Thursday, May 26, 2016

ICFF16 - Roberto Minervini's 'The Other Side' Returns to Toronto

In March, Italian documentary filmmaker Roberto Minervini received a special mention Nastro d'Argento (Il Nastro Speciale) for his film, The Other Side. It's recently been shown at the Palm Springs FilmFestival and Lincoln Center. On June 10, it will return to Toronto where it originally premiered last year at the Toronto Film Festival. The title most likely references “the tracks,” offering a portrait of America’s poor, surviving on a diet of beer, tobacco, heroin and crack in trailer homes in Louisiana and Texas.  


Minervini is becoming known for his hybrid form of filmmaking, which shows people essentially play themselves, creating the look and feel of a documentary, while the director clearly intervenes to create situations rather than observe them. His work is among the most interesting to emerge from the US in recent years, which may be surprising considering he is an Italian who has decided to poke his camera into the margins of American society. On the heels of his superb trilogy of Texas-based films (The Passage, Low Tide, Stop the Pounding Heart), Minervini moves his focus to Louisiana, where we come face-to-face with a group of people who seem to have stepped out of Deliverance. Faces carry the lines and scars of hard living, clothes are tattered, living conditions are chaotic. Some of his subjects are drug addicts; others are libertarian fanatics who hate the federal government. Yet Minervini finds a compassion and tenderness behind their gruff exteriors. Much of the film focuses on a small-time drug dealer and the girlfriend he lives with (and shoots up with). But, as The Other Side gradually shifts its attention to a group of local militia who are convinced that the feds are on the verge of declaring martial law and taking away their freedom, we are shown a more disturbing image of contemporary America. Sometimes it takes the eye of an outsider to provide a new perspective. Minervini is one such outsider. We feel he is at home with his subjects, as he peers into corners that many Americans choose to ignore.

The film will be shown on June 10 at 6:30pm at TIFF to mark their partnership with the Italian Contemporary Film Festival. The theater is located at 350 King Street West in the city of Toronto, Canada. Click here to join TIFF's Facebook event page. Watch the trailer...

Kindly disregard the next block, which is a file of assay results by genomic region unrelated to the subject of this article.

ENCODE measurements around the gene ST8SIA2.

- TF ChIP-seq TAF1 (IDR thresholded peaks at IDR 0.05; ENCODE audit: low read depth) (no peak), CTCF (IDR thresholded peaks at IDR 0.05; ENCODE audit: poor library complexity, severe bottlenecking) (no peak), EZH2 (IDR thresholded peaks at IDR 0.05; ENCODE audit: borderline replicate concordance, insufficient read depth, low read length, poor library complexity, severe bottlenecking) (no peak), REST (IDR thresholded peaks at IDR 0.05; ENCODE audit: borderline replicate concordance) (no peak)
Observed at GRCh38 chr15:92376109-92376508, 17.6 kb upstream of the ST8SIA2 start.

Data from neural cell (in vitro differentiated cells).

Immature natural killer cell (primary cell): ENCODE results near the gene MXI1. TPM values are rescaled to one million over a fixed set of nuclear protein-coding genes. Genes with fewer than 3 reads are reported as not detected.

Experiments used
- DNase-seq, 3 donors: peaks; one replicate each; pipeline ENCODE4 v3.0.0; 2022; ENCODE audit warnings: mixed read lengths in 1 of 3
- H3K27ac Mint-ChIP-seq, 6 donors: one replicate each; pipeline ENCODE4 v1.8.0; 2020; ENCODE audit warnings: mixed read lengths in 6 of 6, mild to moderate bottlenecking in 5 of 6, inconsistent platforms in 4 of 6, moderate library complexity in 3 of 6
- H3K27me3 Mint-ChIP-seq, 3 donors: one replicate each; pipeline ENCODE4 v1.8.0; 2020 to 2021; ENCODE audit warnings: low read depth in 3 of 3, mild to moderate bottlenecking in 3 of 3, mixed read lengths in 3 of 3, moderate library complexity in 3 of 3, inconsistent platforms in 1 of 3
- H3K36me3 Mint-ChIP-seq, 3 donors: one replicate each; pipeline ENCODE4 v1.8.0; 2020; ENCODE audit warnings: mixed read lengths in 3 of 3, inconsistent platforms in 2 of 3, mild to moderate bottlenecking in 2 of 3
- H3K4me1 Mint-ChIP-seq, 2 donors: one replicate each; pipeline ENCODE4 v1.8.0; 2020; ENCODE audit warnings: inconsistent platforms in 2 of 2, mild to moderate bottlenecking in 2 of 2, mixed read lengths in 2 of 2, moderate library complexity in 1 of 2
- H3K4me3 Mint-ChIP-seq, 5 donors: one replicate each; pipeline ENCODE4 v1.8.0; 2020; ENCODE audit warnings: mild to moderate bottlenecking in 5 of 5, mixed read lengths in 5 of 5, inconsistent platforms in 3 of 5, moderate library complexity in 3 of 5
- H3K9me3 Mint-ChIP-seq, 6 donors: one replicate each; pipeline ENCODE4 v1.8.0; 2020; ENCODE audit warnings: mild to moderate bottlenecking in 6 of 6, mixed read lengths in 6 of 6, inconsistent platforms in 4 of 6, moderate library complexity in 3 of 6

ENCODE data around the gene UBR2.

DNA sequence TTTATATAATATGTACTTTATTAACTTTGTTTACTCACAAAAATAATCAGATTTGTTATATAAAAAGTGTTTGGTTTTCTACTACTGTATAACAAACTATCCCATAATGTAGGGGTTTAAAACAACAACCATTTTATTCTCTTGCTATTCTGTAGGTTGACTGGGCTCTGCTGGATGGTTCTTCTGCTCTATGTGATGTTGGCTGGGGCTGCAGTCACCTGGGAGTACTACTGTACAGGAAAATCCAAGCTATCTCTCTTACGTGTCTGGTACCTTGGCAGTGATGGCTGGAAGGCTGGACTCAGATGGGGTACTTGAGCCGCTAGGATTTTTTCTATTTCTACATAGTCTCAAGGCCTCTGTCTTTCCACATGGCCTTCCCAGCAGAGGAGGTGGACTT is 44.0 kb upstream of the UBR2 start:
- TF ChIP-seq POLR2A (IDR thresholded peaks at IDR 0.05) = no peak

Wednesday, May 25, 2016

The Lineup for Giovanna Taviani's SalinaDocFest Announced


It's just been announced that Gianfranco Rosi's "Fuocoammare" will open the 10th edition of Giovanna Taviani's SalinaDocFest, an annual film festival held on the Aeolian Island of Salina that features documentaries and feature films with themes of human rights and relevant social issues.
 
Rosi's film will be shown as a special event, not in competition. Listed below are the ten films, in two categories of competition along with the screening times.


"Sponde. Nel sicuro sole del Nord"
Concorso Internazionale Madre Mediterraneo
International Competition- "Mother Mediterranean"

"Due Sicilie" by Alessandro Piva
Friday 10 June h-15.30 | Malfa – Centro congressi 

"Sponde. Nel sicuro sole del Nord." by Irene Dionisio
Friday 10 June h-17.00 | Malfa – Centro congressi

"Nella mia testa una rotatoria" (Dans ma tête un rond point) by Hassen Ferhani
Saturday 11 June h-15.30 | Malfa – Centro congress
 

"Les Sauters"
"They Will Have To Kill Us First" by Johanna Schwartz
Saturday 11 June h-17.30 | Malfa – Centro congressi 

"Shashamane" by Giulia Amati
Domenica 12 giugno h 10.00 | Malfa – Centro congressi 

"Les Sauters" by Moritz Siebert, Estephan Wagner e Abou Bakar Sidibé in collaboration with Biografilm Festival

Domenica 12 giugno h 11.30 | Malfa – Centro congress 



"Magic Island"
Concorso Nazionale Sicilia.Doc Sicilian Documentary Competition

"‘U Ferru" by Marco Leopardi
Giovedì 9 giugno h 15.00 | Malfa – Centro congressi 

"Sicily Jass. The worlds first man in jazz" by Michele Cinque
Giovedì 9 giugno h 16.30 | Malfa – Centro congressi 
"Magic Island" by Marco Amenta
Mercoledì 8 giugno h 17.00 | Malfa – Centro congressi 
Watch the beautiful trailer
 
"Triokala" by Leandro Picarella
Mercoledì 8 giugno h 15.30 | Malfa – Centro congress

 
With Giovanna Taviani in Rochester, NY 
Giovanna Taviani is the daughter of the iconic filmmaker, Vittorio Taviani.. one half of the filmmaking duo, the Taviani Brothers. Although she had a part in her father's 1984 film, "Kaos", she has chosen a path behind the camera as a director specializing in documentaries. The festival, which began in 2007 ,has become a huge success with critics, filmmakers and the public. With each passing year, the festival grows, showcasing new productions of the narrative documentary made by promising young filmmakers.